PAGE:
Two branches

February 21, 2007

What can Congress do about the war?

Having condemned President Bush's troop "surge," the House of Representatives may move toward a plan promoted by Rep. John Murtha of Pennsylvania that would prevent the administration from sending units to Iraq unless they are properly equipped and trained. That measure is really not about equipping and training - it's about keeping troops out of the war.

The Senate, having failed to muster the votes to debate a resolution on the escalation, may now take up a reconsideration of the original 2002 resolution authorizing the use of force in Iraq. Because none of the conditions cited in that resolution now pertain, proponents say it's an appropriate time to rein in the administration. Such a move would have tremendous political impact - but the president would be unlikely to feel any obligation to obey congressional restraints.

The Constitution says the president is the commander in chief. His allies argue that Congress, having allowed the nation to go to war, does not have the right to tell the president how to fight that war, or even whom to fight. It can cut off funds to stop the war, according to this perspective, but that's its only power. This is not an altogether preposterous argument, but it's an expedient one, because the war's supporters know that their opponents in Congress are reluctant simply to cut off the money - and take the blame for the bloody scenes that would be sure to follow.

Of course, almost any measure that goes through Congress can be defined as budgetary, but Sen. Harry Reid, the majority leader, wants to move away from the question of financing the war and take up its conduct instead. If Congress were to do that, the president's likely response would be to keep vetoing bills until public - that is, political - pressure becomes so great that one of his vetoes is overridden or he bows to the will of the majority.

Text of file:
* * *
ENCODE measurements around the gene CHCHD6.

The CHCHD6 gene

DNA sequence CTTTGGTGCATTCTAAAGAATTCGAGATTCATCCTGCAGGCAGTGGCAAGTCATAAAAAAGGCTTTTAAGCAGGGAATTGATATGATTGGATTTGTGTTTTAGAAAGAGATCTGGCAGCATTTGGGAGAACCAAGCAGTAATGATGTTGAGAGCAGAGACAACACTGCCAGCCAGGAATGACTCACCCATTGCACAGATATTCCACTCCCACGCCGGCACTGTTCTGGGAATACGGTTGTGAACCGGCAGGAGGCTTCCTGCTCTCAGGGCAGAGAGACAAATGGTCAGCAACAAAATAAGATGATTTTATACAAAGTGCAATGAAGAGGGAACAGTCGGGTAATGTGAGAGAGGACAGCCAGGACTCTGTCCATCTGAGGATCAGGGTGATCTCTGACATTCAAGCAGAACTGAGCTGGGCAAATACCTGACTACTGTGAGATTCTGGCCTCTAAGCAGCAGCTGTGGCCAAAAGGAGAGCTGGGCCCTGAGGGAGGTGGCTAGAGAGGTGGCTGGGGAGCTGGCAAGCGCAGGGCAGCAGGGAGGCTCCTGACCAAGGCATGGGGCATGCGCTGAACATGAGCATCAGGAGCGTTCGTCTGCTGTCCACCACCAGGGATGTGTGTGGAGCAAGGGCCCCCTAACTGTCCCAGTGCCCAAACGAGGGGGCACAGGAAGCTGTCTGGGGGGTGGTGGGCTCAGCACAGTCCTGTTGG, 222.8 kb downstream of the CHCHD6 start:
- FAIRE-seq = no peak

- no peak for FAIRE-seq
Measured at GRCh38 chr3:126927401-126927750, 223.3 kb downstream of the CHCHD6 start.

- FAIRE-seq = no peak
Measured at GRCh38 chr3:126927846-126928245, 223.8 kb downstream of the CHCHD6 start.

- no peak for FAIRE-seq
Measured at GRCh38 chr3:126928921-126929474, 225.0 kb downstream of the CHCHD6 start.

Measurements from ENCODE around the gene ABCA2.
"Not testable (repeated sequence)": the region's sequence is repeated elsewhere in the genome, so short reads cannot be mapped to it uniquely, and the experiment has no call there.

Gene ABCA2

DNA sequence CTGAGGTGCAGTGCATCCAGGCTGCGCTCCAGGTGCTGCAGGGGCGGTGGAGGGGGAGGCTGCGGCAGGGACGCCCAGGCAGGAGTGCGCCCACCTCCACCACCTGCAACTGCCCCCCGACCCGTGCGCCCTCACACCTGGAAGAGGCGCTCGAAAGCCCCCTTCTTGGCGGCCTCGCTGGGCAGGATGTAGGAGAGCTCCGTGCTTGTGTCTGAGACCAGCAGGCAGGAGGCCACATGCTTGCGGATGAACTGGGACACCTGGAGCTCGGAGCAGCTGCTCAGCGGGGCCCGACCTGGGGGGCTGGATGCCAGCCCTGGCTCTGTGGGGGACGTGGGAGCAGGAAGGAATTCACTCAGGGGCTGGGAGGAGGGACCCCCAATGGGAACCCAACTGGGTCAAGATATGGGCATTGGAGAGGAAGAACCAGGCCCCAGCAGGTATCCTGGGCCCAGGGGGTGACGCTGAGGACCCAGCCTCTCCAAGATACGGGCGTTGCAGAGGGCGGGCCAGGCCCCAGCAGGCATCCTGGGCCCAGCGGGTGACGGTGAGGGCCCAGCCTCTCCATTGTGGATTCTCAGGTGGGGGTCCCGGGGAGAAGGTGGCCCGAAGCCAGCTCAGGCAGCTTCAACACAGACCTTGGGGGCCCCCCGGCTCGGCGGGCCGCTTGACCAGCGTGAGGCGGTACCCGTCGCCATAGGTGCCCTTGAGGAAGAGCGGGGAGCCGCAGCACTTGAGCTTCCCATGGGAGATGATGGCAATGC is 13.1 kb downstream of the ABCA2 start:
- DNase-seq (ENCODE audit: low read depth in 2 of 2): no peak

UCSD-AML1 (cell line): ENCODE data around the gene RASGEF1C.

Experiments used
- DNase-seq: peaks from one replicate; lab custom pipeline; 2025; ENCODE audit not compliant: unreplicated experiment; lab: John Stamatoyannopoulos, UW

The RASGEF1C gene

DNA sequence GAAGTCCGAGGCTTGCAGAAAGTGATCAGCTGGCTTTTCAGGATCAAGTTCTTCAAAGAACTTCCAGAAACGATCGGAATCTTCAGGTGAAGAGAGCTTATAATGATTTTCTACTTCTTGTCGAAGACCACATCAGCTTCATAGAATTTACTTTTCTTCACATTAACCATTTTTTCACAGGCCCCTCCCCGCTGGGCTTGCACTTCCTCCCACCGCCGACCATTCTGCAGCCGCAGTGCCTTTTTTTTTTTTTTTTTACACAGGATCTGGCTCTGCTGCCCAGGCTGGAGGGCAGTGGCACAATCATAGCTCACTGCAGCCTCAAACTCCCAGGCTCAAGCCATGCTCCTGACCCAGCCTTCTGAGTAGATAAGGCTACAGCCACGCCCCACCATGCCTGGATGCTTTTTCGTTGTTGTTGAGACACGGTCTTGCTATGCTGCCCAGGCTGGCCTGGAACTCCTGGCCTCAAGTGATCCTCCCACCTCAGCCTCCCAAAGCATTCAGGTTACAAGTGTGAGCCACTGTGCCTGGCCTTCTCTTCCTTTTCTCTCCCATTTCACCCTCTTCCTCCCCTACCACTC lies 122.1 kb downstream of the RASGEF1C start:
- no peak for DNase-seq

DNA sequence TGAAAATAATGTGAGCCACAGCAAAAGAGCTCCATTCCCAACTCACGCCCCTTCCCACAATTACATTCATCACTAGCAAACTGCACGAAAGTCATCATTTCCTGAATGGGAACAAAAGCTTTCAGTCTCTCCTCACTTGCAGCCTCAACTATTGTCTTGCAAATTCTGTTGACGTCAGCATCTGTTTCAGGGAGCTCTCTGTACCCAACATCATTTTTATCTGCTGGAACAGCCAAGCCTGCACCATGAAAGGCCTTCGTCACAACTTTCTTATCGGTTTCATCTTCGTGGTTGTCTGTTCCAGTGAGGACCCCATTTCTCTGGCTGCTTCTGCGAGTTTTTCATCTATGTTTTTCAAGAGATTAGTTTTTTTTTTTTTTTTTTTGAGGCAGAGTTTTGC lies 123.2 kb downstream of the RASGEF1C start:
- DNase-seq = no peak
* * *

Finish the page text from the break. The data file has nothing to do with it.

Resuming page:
Within the administration, there are those who worry that the White House and Congress are heading toward a dangerous constitutional crack-up. (Naturally, their hope is that Congress backs off.) But if opponents of the president's direction of the war succeed in carefully building a solid and ever-larger base of public opinion on their side, they must eventually prevail. A constitutional crisis over the appropriate war powers of Congress can be averted by sound political spadework.

Bills that will put the administration on the spot are not a bad way to start. Make the president's allies vote against proper equipment and training. Make them reaffirm their support for a resolution that justifies the war on the basis of Saddam Hussein's weapons of mass destruction. The important thing then is to keep the pressure up - and keep it building.

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